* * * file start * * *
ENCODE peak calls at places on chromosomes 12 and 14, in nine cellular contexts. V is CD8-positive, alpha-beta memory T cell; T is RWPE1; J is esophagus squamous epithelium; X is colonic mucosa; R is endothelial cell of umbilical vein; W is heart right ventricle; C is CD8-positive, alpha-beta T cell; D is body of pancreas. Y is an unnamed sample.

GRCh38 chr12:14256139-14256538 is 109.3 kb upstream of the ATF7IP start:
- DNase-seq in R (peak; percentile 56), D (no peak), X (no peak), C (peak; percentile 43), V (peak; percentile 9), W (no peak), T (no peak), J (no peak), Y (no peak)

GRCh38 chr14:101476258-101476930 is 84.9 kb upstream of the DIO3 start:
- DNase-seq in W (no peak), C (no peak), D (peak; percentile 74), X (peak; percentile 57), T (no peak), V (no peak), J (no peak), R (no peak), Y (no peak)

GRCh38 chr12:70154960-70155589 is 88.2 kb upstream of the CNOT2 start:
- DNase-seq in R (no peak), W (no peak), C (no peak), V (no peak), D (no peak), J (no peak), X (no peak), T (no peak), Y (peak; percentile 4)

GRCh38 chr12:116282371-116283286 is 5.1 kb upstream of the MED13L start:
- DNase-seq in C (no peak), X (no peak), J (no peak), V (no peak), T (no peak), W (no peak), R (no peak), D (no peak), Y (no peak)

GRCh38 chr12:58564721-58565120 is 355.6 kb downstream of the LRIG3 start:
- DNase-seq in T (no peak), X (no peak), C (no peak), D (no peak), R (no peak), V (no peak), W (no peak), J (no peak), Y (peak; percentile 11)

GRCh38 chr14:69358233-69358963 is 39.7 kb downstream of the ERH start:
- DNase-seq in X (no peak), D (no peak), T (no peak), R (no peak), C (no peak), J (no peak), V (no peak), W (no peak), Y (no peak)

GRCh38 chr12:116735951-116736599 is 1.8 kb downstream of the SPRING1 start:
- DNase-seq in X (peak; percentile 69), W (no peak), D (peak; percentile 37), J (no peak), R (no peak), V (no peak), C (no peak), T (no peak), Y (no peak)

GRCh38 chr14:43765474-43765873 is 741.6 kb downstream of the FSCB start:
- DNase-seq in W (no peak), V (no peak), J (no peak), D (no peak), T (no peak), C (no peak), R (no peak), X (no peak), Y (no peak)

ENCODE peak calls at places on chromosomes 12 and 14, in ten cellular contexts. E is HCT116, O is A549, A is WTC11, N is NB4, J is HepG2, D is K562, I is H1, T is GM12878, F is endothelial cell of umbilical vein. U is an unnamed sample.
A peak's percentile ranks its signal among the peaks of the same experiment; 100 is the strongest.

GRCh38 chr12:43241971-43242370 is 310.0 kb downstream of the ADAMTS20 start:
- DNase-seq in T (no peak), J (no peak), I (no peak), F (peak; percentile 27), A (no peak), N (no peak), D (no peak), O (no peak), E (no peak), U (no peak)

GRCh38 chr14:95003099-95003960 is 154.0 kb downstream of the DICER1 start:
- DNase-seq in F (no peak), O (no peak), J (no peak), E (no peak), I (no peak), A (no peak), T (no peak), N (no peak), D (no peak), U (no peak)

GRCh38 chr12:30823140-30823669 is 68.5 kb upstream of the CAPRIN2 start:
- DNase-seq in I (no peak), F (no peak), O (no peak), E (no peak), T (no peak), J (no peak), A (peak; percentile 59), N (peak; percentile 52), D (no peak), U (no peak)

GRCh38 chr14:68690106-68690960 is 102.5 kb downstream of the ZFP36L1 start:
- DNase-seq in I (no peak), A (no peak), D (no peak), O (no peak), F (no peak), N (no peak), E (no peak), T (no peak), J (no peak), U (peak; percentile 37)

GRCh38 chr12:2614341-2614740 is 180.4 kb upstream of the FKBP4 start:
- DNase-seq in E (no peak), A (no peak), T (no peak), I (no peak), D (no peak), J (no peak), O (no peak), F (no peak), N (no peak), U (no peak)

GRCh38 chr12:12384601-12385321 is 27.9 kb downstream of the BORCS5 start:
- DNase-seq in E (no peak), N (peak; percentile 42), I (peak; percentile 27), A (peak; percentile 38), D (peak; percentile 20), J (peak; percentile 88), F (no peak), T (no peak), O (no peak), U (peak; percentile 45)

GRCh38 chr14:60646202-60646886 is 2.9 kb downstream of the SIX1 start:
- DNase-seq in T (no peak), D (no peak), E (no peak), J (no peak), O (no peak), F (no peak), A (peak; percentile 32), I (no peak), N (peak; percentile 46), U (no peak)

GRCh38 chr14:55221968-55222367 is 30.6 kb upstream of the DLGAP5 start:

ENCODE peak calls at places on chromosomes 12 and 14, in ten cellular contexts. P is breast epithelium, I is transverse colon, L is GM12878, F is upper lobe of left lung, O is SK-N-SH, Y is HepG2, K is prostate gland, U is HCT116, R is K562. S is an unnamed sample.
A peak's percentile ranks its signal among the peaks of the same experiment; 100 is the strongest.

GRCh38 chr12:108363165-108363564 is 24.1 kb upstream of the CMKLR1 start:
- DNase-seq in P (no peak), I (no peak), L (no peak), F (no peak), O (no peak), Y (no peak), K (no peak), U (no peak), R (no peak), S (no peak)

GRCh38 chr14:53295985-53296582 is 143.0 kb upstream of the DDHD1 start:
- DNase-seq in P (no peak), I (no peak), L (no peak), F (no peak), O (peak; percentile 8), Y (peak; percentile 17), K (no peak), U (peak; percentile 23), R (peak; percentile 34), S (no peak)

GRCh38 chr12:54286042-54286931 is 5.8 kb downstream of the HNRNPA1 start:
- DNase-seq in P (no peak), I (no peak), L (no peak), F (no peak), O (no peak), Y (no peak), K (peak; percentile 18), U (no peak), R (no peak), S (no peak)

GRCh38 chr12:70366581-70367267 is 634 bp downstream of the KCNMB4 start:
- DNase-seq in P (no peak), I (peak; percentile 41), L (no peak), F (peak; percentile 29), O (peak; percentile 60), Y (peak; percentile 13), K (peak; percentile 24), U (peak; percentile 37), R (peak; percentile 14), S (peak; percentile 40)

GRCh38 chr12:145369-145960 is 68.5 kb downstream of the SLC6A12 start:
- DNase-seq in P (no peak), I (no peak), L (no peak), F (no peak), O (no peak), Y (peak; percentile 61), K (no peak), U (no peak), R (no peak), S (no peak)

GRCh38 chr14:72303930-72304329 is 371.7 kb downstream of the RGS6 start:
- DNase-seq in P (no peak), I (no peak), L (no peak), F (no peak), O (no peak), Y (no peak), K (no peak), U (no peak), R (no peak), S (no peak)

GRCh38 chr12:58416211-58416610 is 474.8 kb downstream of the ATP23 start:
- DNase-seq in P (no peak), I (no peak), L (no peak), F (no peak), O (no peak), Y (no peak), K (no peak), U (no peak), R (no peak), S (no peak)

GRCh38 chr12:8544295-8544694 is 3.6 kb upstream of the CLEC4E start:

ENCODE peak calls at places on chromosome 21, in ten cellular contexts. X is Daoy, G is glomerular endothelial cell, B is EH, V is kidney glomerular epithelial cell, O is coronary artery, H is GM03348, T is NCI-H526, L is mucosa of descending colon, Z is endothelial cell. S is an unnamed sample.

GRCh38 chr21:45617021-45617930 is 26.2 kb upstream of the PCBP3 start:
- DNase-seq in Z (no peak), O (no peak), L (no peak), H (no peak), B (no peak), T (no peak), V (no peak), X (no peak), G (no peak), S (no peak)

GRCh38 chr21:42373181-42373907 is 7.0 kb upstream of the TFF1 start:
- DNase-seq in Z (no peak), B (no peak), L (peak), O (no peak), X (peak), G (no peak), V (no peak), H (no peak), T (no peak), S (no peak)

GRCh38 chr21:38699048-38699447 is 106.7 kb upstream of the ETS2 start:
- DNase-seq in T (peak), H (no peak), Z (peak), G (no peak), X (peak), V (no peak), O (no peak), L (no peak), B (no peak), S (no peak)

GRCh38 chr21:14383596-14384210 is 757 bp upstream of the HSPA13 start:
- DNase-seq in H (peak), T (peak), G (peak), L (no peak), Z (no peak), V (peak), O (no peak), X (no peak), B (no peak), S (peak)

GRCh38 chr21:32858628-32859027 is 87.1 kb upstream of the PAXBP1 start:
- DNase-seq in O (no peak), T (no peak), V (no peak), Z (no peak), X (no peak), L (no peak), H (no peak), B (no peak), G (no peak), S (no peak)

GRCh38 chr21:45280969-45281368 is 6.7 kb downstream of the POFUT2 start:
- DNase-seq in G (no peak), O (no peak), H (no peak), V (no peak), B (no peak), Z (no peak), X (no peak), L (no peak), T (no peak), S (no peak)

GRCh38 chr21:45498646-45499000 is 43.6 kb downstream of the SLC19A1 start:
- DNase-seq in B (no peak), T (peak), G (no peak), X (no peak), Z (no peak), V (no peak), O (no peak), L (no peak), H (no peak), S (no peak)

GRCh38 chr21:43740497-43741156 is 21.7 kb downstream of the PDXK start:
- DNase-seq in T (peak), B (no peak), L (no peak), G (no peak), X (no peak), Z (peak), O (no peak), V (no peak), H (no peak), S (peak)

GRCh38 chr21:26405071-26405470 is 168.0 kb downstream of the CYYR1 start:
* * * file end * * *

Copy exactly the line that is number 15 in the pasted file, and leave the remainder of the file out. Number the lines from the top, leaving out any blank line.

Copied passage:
- DNase-seq in X (peak; percentile 69), W (no peak), D (peak; percentile 37), J (no peak), R (no peak), V (no peak), C (no peak), T (no peak), Y (no peak)